Nov 16, 2021

I-14 Designation Through Brazos Valley Official Through Infrastructure Bill

Steve Fullhart
I14 Corridor map

The Brazos Valley’s already strong connectivity to the rest of the nation is set to improve even further.

With President Joe Biden’s signing into law of the $1.2 trillion infrastructure bill on November 15, Interstate 14 has a newly designated route, one which includes Brazos County.

The route begins in the western part of Texas, progresses through Bryan and College Station, then heads east through Louisiana, Mississippi, Alabama, and Georgia. A feasibility study will determine the exact route through the Brazos Valley but will likely include the interstate-quality State Highway 6, which was already slated to be widened starting in 2023.

Also included in the infrastructure package is a future interstate loop around Bryan and College Station, designated as I-214, which will make travel times and connectivity locally even better.

“The Brazos Valley’s companies positively impact Texas, the United States and beyond on a daily basis thanks to our prime location, world-class talent and an outstanding quality of life,” said Matt Prochaska, president/CEO of the Brazos Valley Economic Development Corporation. “Our ability to connect people and products here to the state, nation and world is strong, and with an interstate, it will only get stronger.”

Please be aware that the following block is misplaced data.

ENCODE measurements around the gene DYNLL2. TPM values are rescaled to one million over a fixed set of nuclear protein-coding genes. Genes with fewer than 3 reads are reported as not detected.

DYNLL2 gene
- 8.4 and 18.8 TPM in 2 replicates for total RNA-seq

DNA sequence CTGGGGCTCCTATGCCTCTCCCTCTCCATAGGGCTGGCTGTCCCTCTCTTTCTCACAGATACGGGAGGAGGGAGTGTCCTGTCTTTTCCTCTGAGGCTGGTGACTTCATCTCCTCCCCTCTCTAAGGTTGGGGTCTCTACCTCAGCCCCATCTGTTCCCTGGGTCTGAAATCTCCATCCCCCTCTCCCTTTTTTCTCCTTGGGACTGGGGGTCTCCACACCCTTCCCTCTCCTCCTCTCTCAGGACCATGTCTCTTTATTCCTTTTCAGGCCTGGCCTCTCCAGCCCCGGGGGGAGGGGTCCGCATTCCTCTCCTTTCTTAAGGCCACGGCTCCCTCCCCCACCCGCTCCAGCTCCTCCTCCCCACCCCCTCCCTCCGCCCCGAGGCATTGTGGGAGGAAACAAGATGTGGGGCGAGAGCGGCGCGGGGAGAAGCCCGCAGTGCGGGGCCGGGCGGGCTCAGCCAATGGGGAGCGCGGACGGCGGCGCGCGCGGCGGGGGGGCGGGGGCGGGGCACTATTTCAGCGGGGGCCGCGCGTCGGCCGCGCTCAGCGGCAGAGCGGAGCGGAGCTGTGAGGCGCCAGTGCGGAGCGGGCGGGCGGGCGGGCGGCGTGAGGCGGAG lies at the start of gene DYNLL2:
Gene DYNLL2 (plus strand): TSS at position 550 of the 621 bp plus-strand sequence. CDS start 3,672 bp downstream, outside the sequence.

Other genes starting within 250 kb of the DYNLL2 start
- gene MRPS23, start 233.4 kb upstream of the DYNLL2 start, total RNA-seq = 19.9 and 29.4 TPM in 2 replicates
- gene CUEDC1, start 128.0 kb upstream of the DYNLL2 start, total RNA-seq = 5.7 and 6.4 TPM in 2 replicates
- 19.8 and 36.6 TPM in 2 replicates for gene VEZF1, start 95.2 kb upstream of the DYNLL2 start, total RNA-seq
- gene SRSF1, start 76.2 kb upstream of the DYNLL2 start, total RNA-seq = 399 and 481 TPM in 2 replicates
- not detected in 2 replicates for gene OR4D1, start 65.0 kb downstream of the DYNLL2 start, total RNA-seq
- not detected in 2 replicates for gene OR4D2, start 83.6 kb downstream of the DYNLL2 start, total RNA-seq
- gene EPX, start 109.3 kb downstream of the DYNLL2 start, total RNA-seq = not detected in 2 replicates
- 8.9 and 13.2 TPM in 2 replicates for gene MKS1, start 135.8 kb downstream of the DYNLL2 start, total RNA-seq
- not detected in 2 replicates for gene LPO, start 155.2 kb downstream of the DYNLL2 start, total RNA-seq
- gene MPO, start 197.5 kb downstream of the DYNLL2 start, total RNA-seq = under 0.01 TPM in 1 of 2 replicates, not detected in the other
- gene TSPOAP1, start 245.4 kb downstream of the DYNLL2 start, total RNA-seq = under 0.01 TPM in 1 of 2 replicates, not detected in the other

“We understand that building I-14 will require billions of dollars and many years to complete but we are on our way,” said John Thompson, chairman of the I-14 Gulf Coast Strategic Highway Coalition, in a media release.

One of the Coalition board’s vice chairs is Brazos County Judge Duane Peters. College Station Mayor Karl Mooney and Bryan Mayor Andrew Nelson are also board members, as is Texas A&M University System Deputy Chancellor and Chief Financial Officer Billy Hamilton.

Years of work by local, state and national leaders across the five states has helped make this designation a reality. According to the Coalition, I-14 was supported by all ten U.S. senators from the five states and every U.S. House member along the route. That includes Texas’s senators, John Cornyn and Ted Cruz, as well as the Brazos Valley’s representative in the House, Pete Sessions.

“We must now work to win funding for planning and construction of projects on the corridor, work that must be done with Congress, the U.S. Department of Transportation and the departments of transportation in each of the states,” Thompson said.

The Texas Department of Transportation joined the other four states’ departments in supporting the designation, according to the Coalition.

Known as the “Forts to Ports” interstate, a goal of the project is to connect major military facilities across the south. The Texas A&M University System’s RELLIS Campus in Bryan is home to the George H.W. Bush Combat Development Complex (BCDC), where U.S. Army Futures Command will conduct testing of a wide range of technology to be used by soldiers in the future. The BVEDC is working with RELLIS and BCDC leadership to expand the region’s defense industry ecosystem.